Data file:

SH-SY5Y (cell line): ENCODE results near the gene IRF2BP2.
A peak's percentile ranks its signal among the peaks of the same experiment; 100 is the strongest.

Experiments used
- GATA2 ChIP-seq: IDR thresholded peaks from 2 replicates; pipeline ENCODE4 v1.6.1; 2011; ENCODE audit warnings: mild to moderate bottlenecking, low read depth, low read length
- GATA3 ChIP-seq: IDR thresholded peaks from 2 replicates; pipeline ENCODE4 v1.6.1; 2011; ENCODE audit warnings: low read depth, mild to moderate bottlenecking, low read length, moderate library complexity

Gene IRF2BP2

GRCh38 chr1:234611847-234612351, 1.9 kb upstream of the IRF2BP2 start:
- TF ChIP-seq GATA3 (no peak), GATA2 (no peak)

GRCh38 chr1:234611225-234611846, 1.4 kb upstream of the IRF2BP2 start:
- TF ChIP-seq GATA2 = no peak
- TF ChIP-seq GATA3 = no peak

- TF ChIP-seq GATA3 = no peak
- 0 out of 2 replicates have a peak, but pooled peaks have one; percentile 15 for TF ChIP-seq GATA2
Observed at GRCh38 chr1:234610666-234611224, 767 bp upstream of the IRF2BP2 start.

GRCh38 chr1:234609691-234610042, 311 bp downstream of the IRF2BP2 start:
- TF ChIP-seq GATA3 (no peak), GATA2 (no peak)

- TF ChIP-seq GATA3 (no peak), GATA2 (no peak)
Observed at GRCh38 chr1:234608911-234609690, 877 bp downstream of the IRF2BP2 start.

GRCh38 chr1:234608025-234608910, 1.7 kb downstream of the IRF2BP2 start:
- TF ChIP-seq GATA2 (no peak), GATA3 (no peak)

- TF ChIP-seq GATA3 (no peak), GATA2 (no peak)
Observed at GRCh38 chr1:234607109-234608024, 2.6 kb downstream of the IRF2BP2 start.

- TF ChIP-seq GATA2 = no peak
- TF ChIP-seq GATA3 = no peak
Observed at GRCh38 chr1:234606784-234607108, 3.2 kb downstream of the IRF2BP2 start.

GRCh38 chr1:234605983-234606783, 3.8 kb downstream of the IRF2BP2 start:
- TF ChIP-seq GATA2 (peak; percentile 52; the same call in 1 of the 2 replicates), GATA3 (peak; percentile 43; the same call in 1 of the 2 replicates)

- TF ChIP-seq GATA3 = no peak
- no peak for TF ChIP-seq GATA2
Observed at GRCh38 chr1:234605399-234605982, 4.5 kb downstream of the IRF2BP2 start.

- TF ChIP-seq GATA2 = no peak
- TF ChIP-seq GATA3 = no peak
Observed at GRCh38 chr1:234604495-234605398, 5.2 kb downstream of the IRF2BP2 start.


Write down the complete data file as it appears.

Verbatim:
SH-SY5Y (cell line): ENCODE results near the gene IRF2BP2.
A peak's percentile ranks its signal among the peaks of the same experiment; 100 is the strongest.

Experiments used
- GATA2 ChIP-seq: IDR thresholded peaks from 2 replicates; pipeline ENCODE4 v1.6.1; 2011; ENCODE audit warnings: mild to moderate bottlenecking, low read depth, low read length
- GATA3 ChIP-seq: IDR thresholded peaks from 2 replicates; pipeline ENCODE4 v1.6.1; 2011; ENCODE audit warnings: low read depth, mild to moderate bottlenecking, low read length, moderate library complexity

Gene IRF2BP2

GRCh38 chr1:234611847-234612351, 1.9 kb upstream of the IRF2BP2 start:
- TF ChIP-seq GATA3 (no peak), GATA2 (no peak)

GRCh38 chr1:234611225-234611846, 1.4 kb upstream of the IRF2BP2 start:
- TF ChIP-seq GATA2 = no peak
- TF ChIP-seq GATA3 = no peak

- TF ChIP-seq GATA3 = no peak
- 0 out of 2 replicates have a peak, but pooled peaks have one; percentile 15 for TF ChIP-seq GATA2
Observed at GRCh38 chr1:234610666-234611224, 767 bp upstream of the IRF2BP2 start.

GRCh38 chr1:234609691-234610042, 311 bp downstream of the IRF2BP2 start:
- TF ChIP-seq GATA3 (no peak), GATA2 (no peak)

- TF ChIP-seq GATA3 (no peak), GATA2 (no peak)
Observed at GRCh38 chr1:234608911-234609690, 877 bp downstream of the IRF2BP2 start.

GRCh38 chr1:234608025-234608910, 1.7 kb downstream of the IRF2BP2 start:
- TF ChIP-seq GATA2 (no peak), GATA3 (no peak)

- TF ChIP-seq GATA3 (no peak), GATA2 (no peak)
Observed at GRCh38 chr1:234607109-234608024, 2.6 kb downstream of the IRF2BP2 start.

- TF ChIP-seq GATA2 = no peak
- TF ChIP-seq GATA3 = no peak
Observed at GRCh38 chr1:234606784-234607108, 3.2 kb downstream of the IRF2BP2 start.

GRCh38 chr1:234605983-234606783, 3.8 kb downstream of the IRF2BP2 start:
- TF ChIP-seq GATA2 (peak; percentile 52; the same call in 1 of the 2 replicates), GATA3 (peak; percentile 43; the same call in 1 of the 2 replicates)

- TF ChIP-seq GATA3 = no peak
- no peak for TF ChIP-seq GATA2
Observed at GRCh38 chr1:234605399-234605982, 4.5 kb downstream of the IRF2BP2 start.

- TF ChIP-seq GATA2 = no peak
- TF ChIP-seq GATA3 = no peak
Observed at GRCh38 chr1:234604495-234605398, 5.2 kb downstream of the IRF2BP2 start.